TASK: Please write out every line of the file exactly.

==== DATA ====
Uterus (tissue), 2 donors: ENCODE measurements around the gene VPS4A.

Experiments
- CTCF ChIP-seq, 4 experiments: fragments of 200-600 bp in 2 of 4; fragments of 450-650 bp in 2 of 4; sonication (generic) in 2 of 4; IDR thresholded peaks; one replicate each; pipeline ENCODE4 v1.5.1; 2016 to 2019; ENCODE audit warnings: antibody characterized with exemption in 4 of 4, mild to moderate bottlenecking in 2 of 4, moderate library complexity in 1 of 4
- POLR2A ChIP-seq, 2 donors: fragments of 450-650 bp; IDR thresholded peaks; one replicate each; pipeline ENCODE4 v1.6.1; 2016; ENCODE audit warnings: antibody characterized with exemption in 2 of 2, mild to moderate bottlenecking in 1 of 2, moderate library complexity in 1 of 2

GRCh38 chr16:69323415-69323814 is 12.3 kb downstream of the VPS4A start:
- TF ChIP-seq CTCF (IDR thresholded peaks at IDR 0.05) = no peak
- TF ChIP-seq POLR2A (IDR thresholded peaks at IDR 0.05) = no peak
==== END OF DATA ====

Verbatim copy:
Uterus (tissue), 2 donors: ENCODE measurements around the gene VPS4A.

Experiments
- CTCF ChIP-seq, 4 experiments: fragments of 200-600 bp in 2 of 4; fragments of 450-650 bp in 2 of 4; sonication (generic) in 2 of 4; IDR thresholded peaks; one replicate each; pipeline ENCODE4 v1.5.1; 2016 to 2019; ENCODE audit warnings: antibody characterized with exemption in 4 of 4, mild to moderate bottlenecking in 2 of 4, moderate library complexity in 1 of 4
- POLR2A ChIP-seq, 2 donors: fragments of 450-650 bp; IDR thresholded peaks; one replicate each; pipeline ENCODE4 v1.6.1; 2016; ENCODE audit warnings: antibody characterized with exemption in 2 of 2, mild to moderate bottlenecking in 1 of 2, moderate library complexity in 1 of 2

GRCh38 chr16:69323415-69323814 is 12.3 kb downstream of the VPS4A start:
- TF ChIP-seq CTCF (IDR thresholded peaks at IDR 0.05) = no peak
- TF ChIP-seq POLR2A (IDR thresholded peaks at IDR 0.05) = no peak